There are many different styles of yoga and many different reasons why a person is attracted to practicing yoga .All reasons are equally valid and that is what makes yoga so accessible to so many people. For some it may be purely for the physical benefits of yoga;to condition, tone and lengthen whilst others are more interested in a deeper connection with the mind,body and self. The different aspects of yoga are broken down into eight limbs and include a physical practise , breath work,meditation, personal and social observances ,for example how we use our energy in relationship to others and ourselves.
My classes are a combination of Hatha and vinyasa yoga.Each class will vary from week to week depending on what areas we are working with . The class will always start with some breath work which has many different benefits to all the various different systems in the body and the mind.We will then move into some gentle salutations and then some stronger standing postures followed by core work and floor work .The session always finishes with a 15-20 minutes of relaxation and yoga nidra. All classes are designed for all levels and abilities.
Hatha yoga has been prevalent since the 15th century in India and is also known as Hatha Vidya or the science of Hatha. It is believed that through Hatha yoga, one can purify the body and make it fit for meditation. Hatha comes from two words – Ha stands for sun and Tha is the moon. So it’s two forces – the active and masculine force of the sun and the feminine and receptive energy of the moon – that join together to purify the body.
Vinyasa, which is also known as Ashtanga Vinyasa yoga, has its roots in the Yoga Korunta, an ancient manuscript compiled by a sage. Vinyasa means a dynamic concentrating posture. This type of yoga flows between the traditional static yoga asanas. Vinyasa is about linking the movement of the postures to the breath. Vinyasa yoga gives a lot of importance to the journey between the postures; while Hatha yoga is about the postures only. Vinyasa yoga has a series of postures, each flowing into the other. Ujjayi breathing is part of Vinyasa and Hatha yoga.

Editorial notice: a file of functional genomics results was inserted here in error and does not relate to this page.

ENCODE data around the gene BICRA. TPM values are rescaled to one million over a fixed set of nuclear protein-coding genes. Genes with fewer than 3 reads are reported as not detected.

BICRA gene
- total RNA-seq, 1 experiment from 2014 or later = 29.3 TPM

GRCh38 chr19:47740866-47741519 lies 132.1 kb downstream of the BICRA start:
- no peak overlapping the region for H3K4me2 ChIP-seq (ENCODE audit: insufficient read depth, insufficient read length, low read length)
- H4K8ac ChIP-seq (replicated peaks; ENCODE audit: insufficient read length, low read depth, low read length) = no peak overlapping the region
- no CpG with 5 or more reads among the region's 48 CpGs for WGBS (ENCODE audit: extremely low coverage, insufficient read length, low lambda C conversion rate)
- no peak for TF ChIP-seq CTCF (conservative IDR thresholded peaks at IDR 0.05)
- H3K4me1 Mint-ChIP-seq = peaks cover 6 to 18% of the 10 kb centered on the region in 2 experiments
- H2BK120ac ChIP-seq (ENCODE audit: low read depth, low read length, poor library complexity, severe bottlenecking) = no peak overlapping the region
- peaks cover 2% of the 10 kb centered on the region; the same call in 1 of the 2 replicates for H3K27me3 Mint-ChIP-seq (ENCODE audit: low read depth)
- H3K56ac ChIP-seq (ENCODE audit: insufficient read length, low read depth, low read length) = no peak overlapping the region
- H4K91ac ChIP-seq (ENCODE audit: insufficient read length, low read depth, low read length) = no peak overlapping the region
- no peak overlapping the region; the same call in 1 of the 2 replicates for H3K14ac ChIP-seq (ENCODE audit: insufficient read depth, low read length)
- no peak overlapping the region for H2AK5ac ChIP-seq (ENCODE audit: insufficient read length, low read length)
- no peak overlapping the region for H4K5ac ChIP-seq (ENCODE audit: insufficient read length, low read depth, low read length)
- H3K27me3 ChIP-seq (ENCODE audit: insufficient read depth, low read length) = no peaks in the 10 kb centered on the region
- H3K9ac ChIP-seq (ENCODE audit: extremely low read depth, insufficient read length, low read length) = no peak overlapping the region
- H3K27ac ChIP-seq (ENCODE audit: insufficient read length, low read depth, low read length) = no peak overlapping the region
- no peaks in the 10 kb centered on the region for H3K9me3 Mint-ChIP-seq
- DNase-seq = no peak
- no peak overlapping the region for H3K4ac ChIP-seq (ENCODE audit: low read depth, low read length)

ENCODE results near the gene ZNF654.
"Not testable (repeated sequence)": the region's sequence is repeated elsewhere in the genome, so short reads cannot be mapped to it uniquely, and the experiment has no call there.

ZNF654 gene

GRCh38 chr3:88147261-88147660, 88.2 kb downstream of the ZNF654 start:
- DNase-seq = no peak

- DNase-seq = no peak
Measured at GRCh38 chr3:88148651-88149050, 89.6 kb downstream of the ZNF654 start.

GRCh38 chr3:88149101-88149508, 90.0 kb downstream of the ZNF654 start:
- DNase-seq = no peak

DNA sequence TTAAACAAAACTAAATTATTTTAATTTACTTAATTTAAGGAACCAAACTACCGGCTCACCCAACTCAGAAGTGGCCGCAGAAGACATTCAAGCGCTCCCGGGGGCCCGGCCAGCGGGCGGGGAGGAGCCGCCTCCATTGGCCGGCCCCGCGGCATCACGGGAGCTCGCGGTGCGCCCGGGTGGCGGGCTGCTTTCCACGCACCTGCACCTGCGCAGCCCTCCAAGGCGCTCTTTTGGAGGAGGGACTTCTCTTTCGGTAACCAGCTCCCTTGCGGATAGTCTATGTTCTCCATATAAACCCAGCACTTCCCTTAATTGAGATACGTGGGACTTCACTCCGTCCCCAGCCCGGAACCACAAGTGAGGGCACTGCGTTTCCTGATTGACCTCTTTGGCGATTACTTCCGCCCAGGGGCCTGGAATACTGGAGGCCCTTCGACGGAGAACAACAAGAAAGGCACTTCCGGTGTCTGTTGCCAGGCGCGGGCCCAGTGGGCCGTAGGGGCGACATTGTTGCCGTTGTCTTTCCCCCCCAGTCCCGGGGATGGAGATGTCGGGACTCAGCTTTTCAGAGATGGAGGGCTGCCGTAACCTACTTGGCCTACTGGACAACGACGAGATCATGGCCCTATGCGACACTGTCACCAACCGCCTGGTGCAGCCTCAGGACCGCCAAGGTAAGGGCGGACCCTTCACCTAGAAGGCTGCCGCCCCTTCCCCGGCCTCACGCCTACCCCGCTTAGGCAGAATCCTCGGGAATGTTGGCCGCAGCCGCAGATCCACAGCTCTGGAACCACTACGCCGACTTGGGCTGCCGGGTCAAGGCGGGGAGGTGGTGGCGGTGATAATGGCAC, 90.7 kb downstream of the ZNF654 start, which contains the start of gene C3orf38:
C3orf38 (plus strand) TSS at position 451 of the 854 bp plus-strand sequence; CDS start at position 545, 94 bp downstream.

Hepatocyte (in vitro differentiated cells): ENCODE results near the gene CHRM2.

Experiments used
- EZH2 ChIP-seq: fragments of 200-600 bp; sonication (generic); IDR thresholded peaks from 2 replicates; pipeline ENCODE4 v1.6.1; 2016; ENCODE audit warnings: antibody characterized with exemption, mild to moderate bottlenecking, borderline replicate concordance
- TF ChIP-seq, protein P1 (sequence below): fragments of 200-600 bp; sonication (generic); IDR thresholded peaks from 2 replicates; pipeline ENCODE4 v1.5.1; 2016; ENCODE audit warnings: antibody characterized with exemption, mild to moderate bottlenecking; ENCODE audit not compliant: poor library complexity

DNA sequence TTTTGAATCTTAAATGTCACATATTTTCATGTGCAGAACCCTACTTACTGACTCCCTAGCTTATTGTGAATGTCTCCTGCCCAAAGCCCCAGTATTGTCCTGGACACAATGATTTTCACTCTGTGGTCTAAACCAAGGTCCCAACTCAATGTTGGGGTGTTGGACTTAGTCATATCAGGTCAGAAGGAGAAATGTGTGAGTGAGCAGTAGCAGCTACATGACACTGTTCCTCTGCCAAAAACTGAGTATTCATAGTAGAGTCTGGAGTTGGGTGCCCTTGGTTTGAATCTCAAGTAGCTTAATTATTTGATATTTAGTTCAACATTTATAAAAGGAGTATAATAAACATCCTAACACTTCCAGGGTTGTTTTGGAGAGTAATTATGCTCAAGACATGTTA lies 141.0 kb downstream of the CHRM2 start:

Vinyasa is derived from Hatha yoga, though the postures and practice is different. Both Hatha and Vinyasa yoga make the body more supple and strong; improve breath work; calm the mind; and, prevent diseases. Both these forms of yoga are work towards the same goal – fitness of the body and the mind, though the way they achieve this is different.
- Vinyasa is fast paced, while Hatha yoga is slower.
- Vinyasa yoga is about a series of movements, each linked to another. This is similar to the Sun Salutation or the Surya Namaskar. Postures with a series of movements have greater effect on the cardiovascular system, unlike the effects of hatha yoga. Hatha yoga is about individual postures, rather than flowing movements.
- Hatha yoga is good for beginners, who are new to yoga and are learning yoga postures. Since the pace of hatha yoga is gentle and slow, it is easier for beginners to learn the postures, the breathing techniques and the principles of yoga. Vinyasa yoga, on the other hand, should be attempted by people who already know yoga.
Cultivating mindfulness is the key to overcoming suffering and recognising natural wisdom; in ourselves and in others. It helps us to become aware of our reality, moment by moment, and teaches us to be unconditionally present.
Mindfulness, paying non-judgemental attention to our experience, doesn’t reject anything and instead of escaping from our experience we learn to deal with it. When we are mindful, we start to show up for our lives, we don’t miss them being mentally distracted by wishing for things to be different.Instead if something needs to be changed we are present enough to understand what needs to be done. Being mindful is not a substitute for actually participating in our lives and taking care of one anothers needs. In fact the more mindful we are,the more skillful we can be in compassionate action.
The techniques involved in practicing mindful meditation are explained in detail in my classes and will be discussed in more detail in my blogs.